He's never been the strongest actor (and part of that is because he elected to make movies that never promised to stretch his range), but he had a nice turn in The Lord's of Flatbush (Henry Winkler was in that, too).

Stallone kind of mumbles and grimaces a lot and hits people.

Foreshadowing a career in motion pictures!

Don't watch it for the production values, but it's worth a peek if you've got nothing else to do. A lot of jerky, handheld camera work and mumbling Sly.

Don't watch while on ship.

Death Race 2000 is a joy of a campy sort. Do not expose your young child to it. Nightmares of machineguns and fay costumes.

He not only acted in one of the campiest movies of all time (DR2000) but HE DIRECTED STAYING ALIVE!

Was he trying to keep some gay street cred? Submissions to the Fire Island Film Festival?

There's a strong homoerotic streak that seems to run through all of his films. Hard to believe he wasn't an extra in Spartacus.

One would want to show some charity and say that Stallone's ouvre has been "uneven," but in reality it's been almost uniformly bad.

It's amazing to see some of the very talented directors, such as Andrei Konchalovsky (Runaway Train and the tender Malchik i Golub), smash their skulls against his acting.

Ted Kotcheff, for example, had made North Dallas Forty (one of the great but never seen sports films), the now dated Fun with Dick and Jane, The Apprenticeship of Duddy Kravitz and Who Is Killing the Great Chefs of Europe?

One would have thought he would be destined for something special. But then he did First Blood (not really a bad film, and with a really interesting anti-war message), and his career was finished after that.

How finished?

Eleven years later he was reduced to doing Weekend at Bernie's.


Stallone's films almost always drew frugal but plodding and unremarkable directors, most of whom now trawl the route of TV cable cop shows. To whom does this blame go?

Sly, himself. He produced most of them, and it was his production company backing it. Sometimes he wrote the crap, too.

Had he cared about cinema as an artform, he would have fired himself.

I give Tom Cruise this advice, too.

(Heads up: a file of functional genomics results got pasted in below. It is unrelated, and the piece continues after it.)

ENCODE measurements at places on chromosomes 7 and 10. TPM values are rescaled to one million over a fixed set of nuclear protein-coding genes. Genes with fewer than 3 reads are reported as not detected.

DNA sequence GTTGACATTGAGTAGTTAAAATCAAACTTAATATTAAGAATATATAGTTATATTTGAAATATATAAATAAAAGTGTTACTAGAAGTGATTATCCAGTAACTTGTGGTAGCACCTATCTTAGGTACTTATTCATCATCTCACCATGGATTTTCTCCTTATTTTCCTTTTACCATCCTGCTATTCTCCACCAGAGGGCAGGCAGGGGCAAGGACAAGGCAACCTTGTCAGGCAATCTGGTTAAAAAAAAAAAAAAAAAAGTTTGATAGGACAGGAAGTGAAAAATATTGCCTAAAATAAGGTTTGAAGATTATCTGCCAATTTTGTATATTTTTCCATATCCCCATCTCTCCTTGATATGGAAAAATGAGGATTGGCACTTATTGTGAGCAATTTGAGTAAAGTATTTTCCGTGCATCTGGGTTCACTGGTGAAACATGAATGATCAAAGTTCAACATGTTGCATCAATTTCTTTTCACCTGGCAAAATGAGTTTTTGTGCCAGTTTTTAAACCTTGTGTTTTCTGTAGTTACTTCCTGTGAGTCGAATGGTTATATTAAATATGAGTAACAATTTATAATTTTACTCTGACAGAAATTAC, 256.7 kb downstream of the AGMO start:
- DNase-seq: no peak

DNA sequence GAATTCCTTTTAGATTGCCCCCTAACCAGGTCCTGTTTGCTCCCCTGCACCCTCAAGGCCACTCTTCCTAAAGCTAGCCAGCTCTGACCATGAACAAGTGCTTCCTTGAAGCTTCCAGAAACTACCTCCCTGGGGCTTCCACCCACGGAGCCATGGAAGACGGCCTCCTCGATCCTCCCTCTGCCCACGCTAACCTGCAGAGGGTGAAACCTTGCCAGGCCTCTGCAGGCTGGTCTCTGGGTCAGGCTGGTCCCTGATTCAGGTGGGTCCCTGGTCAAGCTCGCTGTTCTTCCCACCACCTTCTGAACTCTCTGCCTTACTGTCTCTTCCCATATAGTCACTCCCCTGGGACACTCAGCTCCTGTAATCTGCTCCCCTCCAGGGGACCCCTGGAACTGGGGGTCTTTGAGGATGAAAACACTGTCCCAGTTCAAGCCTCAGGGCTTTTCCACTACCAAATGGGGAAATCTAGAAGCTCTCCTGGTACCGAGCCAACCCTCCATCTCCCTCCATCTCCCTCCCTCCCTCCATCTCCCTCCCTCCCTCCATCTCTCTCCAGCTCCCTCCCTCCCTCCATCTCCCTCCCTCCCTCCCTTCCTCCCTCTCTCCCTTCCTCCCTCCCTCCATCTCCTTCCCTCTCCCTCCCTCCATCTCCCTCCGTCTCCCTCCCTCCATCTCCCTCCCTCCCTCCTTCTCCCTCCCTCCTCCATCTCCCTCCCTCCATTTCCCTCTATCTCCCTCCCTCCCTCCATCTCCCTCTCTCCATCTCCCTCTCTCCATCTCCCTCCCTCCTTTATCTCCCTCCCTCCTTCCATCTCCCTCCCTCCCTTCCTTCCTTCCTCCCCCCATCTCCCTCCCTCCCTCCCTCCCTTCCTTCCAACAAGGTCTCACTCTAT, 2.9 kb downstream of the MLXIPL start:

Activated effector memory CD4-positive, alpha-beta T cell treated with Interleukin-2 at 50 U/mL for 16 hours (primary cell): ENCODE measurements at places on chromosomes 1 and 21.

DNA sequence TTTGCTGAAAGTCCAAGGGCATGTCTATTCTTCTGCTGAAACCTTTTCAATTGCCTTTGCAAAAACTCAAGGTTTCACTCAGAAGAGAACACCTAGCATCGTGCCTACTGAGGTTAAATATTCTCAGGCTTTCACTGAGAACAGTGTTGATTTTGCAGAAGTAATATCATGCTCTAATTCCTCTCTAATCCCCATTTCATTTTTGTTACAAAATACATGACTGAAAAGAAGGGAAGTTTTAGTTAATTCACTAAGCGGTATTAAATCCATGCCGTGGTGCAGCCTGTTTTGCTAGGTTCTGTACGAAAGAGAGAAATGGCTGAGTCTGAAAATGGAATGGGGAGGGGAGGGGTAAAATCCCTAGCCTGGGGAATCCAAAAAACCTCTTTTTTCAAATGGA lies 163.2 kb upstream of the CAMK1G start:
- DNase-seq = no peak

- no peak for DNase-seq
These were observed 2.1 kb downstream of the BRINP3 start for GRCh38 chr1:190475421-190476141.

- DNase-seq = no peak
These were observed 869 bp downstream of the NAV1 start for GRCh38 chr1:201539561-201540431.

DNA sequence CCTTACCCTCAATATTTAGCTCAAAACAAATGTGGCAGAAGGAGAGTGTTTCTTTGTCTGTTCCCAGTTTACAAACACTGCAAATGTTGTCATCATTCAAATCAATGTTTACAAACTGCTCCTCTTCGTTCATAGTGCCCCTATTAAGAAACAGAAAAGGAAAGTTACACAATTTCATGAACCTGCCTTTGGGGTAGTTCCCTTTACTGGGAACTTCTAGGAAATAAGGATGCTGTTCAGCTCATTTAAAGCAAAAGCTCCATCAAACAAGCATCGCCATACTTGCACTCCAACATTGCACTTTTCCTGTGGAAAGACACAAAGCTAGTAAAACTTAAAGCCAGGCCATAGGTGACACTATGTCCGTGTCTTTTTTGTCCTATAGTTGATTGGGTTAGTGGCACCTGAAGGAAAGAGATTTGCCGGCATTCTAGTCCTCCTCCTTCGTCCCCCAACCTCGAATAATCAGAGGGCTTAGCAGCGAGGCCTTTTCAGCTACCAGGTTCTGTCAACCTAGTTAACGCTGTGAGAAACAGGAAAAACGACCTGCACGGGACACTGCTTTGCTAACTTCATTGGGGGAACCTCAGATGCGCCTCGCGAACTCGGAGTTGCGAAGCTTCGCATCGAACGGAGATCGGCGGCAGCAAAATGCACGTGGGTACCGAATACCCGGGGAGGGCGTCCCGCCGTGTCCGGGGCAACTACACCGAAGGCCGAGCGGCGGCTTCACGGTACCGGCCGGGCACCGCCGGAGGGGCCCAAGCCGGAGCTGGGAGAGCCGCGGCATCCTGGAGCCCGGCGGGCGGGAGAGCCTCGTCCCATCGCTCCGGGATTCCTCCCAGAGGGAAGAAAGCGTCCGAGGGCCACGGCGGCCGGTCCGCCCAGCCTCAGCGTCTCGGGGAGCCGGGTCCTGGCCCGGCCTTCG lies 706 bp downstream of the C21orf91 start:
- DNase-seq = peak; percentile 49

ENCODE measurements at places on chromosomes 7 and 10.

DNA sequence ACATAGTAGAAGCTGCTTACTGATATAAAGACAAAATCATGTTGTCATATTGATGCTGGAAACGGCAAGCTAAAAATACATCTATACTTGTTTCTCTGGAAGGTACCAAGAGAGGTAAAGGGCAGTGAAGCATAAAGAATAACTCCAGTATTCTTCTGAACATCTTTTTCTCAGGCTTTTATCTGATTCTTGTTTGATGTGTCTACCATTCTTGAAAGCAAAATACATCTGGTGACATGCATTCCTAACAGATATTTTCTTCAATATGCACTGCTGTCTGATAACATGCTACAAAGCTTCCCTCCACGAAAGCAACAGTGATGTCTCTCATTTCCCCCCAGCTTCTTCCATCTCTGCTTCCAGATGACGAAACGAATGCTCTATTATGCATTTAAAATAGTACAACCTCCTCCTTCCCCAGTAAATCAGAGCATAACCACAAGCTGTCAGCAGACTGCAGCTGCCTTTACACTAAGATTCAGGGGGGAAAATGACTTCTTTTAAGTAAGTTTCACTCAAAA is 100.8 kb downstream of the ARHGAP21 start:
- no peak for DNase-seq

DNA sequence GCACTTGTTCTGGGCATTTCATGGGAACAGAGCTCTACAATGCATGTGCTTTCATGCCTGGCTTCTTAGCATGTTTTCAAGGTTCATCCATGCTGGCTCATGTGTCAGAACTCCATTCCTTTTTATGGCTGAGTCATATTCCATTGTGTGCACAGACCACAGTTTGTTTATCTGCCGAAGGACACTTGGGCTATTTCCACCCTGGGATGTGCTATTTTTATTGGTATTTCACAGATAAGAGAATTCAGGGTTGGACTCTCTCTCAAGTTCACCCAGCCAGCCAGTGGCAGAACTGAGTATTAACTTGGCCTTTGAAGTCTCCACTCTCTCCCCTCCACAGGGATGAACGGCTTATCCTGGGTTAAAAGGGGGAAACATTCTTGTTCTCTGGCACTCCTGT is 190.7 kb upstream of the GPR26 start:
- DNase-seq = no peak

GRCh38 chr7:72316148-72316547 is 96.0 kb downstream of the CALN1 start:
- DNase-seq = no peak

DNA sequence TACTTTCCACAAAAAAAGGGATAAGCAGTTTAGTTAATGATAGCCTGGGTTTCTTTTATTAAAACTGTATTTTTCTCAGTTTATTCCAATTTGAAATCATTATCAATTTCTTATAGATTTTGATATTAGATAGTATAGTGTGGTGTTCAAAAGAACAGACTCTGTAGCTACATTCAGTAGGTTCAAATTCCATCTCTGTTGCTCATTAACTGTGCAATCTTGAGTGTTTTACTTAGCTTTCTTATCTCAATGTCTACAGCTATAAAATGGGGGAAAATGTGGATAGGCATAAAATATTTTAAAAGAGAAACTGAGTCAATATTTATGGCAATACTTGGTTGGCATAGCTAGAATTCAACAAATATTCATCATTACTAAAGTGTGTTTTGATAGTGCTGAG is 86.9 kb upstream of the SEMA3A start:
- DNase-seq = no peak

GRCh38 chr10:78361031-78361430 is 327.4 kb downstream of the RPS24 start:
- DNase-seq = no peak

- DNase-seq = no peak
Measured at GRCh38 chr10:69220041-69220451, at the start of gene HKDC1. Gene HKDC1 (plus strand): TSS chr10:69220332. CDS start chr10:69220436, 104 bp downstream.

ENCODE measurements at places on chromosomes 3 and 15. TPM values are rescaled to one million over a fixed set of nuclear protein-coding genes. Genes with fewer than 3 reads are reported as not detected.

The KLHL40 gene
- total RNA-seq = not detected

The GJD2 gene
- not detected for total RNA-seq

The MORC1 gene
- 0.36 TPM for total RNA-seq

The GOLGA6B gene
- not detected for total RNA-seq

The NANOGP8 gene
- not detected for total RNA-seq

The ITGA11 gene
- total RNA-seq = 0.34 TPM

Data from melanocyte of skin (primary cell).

7:04 PM

Blogger Jonathan Potts said...

You can't discuss homoerotic themes in Stallone films without mentioning the scene in "Rocky III" in which Rocky and Apollo Creed dance in the ocean.

I thought Stallone turned in a respectable performance in "Copland." Unfortunately for him, the more accomplished actors in the film--Harvey Keitel, Robert DeNiro and Ray Liotta--read their lines as though they had all taken too many sleeping pills the night before. Speaking of "Weekend at Bernie's", DeNiro was about as animated as a corpse himself in "Copland."

10:41 PM

Blogger Sherry P said...

maybe, (and i'd pay to see this ending) rocky will be lifted bodily up into the heavens, to a chorus of angels playing eye of the tiger on golden harps,then, cannonized by the pope?? of course, there would be some confusion at first between veneration of st. rocco and st. rocky until his statues and holy cards come out. then we can tell the difference because st. rocky will be clad in red, white and blue depends and orthopedic boots.
hasn't stallone made enough money?

2:19 PM

Blogger Amos_thePokerCat said...

After most of a year that features such flaccid remakes such as "Bewitched", "Dukes of Hazzard", "Bad News Bears", "The Honeymooners", and "Guess Who". I am sure I have missed a bunch. What else do you expect?

Enough money? Hollywood is littered with people that do not get out at the top and instead go a bridge too far.

12:10 PM

Blogger Amos_thePokerCat said...

"Longest Yard", and "War of the Worlds" too.

How could I have missed a chance to bash a Tom Cruise movie? Selective amnesia is my only excuse.

12:25 PM

Blogger Amos_thePokerCat said...

"Charlie and the Chocolate Factory".
See Tom Cruise reference. Now all I need is a remake this year by Keanu Reeves, and I win a trifecta of movie banality.

"Hitchhiker's Guide to the Galaxy" Ack!

"Amityville Horror"

12:36 PM